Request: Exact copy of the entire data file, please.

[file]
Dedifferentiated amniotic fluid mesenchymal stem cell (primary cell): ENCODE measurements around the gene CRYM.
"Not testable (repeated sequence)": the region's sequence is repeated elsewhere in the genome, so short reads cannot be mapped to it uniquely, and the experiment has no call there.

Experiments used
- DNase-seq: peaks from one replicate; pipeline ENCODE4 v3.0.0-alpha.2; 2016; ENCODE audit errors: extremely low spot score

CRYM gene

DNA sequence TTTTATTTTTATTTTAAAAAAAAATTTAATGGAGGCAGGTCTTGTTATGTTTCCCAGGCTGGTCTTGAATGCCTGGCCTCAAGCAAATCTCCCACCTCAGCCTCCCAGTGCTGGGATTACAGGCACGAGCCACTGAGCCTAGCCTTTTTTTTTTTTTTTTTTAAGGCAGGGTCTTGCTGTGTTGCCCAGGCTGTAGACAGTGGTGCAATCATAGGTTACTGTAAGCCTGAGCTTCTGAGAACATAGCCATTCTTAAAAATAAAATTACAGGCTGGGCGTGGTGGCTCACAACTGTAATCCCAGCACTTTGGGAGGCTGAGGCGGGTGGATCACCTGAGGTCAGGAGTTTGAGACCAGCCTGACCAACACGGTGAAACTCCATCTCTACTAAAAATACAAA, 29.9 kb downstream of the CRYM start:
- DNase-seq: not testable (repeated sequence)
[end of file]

Dedifferentiated amniotic fluid mesenchymal stem cell (primary cell): ENCODE measurements around the gene CRYM.
"Not testable (repeated sequence)": the region's sequence is repeated elsewhere in the genome, so short reads cannot be mapped to it uniquely, and the experiment has no call there.

Experiments used
- DNase-seq: peaks from one replicate; pipeline ENCODE4 v3.0.0-alpha.2; 2016; ENCODE audit errors: extremely low spot score

CRYM gene

DNA sequence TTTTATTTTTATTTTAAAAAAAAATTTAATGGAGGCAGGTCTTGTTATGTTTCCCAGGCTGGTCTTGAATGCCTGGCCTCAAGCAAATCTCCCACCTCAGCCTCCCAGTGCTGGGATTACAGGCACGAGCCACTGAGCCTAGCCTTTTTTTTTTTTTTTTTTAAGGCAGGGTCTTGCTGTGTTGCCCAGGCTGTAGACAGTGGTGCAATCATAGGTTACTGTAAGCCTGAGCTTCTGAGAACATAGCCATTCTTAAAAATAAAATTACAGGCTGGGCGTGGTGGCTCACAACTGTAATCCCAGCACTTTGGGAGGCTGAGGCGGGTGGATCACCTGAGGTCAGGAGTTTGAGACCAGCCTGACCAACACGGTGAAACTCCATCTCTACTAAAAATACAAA, 29.9 kb downstream of the CRYM start:
- DNase-seq: not testable (repeated sequence)